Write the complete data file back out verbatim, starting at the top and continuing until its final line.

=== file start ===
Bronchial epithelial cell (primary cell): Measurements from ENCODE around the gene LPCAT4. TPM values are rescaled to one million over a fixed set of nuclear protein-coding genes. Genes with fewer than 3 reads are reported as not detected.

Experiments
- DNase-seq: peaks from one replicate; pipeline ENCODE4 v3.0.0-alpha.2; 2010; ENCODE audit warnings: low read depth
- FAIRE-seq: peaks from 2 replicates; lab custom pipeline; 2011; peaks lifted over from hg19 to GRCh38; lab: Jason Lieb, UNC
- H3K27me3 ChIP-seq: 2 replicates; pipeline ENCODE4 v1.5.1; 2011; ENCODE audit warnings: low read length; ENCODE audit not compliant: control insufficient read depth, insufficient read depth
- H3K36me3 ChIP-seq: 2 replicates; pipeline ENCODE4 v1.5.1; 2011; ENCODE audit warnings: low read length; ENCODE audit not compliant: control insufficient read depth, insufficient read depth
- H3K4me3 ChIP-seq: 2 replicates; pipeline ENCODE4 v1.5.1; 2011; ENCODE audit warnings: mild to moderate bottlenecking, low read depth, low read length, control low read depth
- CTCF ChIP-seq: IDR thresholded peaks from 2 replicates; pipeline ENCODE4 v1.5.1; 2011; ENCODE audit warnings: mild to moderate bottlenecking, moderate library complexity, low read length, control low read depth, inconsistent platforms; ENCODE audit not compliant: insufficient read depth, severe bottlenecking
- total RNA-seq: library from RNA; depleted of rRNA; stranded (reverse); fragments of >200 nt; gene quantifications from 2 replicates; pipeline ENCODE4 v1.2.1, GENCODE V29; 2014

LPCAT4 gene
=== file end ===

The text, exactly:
Bronchial epithelial cell (primary cell): Measurements from ENCODE around the gene LPCAT4. TPM values are rescaled to one million over a fixed set of nuclear protein-coding genes. Genes with fewer than 3 reads are reported as not detected.

Experiments
- DNase-seq: peaks from one replicate; pipeline ENCODE4 v3.0.0-alpha.2; 2010; ENCODE audit warnings: low read depth
- FAIRE-seq: peaks from 2 replicates; lab custom pipeline; 2011; peaks lifted over from hg19 to GRCh38; lab: Jason Lieb, UNC
- H3K27me3 ChIP-seq: 2 replicates; pipeline ENCODE4 v1.5.1; 2011; ENCODE audit warnings: low read length; ENCODE audit not compliant: control insufficient read depth, insufficient read depth
- H3K36me3 ChIP-seq: 2 replicates; pipeline ENCODE4 v1.5.1; 2011; ENCODE audit warnings: low read length; ENCODE audit not compliant: control insufficient read depth, insufficient read depth
- H3K4me3 ChIP-seq: 2 replicates; pipeline ENCODE4 v1.5.1; 2011; ENCODE audit warnings: mild to moderate bottlenecking, low read depth, low read length, control low read depth
- CTCF ChIP-seq: IDR thresholded peaks from 2 replicates; pipeline ENCODE4 v1.5.1; 2011; ENCODE audit warnings: mild to moderate bottlenecking, moderate library complexity, low read length, control low read depth, inconsistent platforms; ENCODE audit not compliant: insufficient read depth, severe bottlenecking
- total RNA-seq: library from RNA; depleted of rRNA; stranded (reverse); fragments of >200 nt; gene quantifications from 2 replicates; pipeline ENCODE4 v1.2.1, GENCODE V29; 2014

LPCAT4 gene